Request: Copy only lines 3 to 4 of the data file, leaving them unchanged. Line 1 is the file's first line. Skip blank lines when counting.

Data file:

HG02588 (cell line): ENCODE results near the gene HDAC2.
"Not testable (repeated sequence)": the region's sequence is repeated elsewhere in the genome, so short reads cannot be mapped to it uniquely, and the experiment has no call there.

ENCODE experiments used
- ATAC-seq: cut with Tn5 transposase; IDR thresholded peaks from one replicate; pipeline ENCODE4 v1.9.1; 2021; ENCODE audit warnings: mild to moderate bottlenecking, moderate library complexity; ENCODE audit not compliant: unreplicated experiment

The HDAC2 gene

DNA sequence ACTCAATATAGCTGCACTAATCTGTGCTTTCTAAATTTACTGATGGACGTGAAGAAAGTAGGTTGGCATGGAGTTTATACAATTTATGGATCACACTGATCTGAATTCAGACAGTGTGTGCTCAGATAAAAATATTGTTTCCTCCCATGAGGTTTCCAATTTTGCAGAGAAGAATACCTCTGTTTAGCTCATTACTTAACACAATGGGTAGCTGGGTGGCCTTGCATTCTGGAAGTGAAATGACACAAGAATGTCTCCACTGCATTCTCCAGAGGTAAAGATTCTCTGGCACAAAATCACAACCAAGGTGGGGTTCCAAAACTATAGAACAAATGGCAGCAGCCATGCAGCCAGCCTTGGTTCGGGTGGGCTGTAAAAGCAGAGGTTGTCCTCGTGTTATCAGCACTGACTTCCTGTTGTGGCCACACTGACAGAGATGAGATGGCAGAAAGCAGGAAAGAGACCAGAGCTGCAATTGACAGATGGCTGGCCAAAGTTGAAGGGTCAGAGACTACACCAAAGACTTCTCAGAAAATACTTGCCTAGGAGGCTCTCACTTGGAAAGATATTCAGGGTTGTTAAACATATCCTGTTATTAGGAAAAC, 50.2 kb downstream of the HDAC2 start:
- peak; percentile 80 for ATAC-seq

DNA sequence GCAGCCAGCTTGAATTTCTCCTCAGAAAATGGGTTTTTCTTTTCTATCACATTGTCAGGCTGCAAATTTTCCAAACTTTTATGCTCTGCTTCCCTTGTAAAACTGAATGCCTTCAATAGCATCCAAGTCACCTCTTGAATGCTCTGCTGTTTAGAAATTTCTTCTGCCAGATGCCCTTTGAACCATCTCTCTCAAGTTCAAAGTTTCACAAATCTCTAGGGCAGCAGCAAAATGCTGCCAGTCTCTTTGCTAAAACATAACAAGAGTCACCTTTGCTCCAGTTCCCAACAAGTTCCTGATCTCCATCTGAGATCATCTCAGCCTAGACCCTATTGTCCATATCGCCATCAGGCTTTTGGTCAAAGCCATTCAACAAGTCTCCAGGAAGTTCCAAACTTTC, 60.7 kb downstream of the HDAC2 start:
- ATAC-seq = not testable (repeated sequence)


ENCODE experiments used
- ATAC-seq: cut with Tn5 transposase; IDR thresholded peaks from one replicate; pipeline ENCODE4 v1.9.1; 2021; ENCODE audit warnings: mild to moderate bottlenecking, moderate library complexity; ENCODE audit not compliant: unreplicated experiment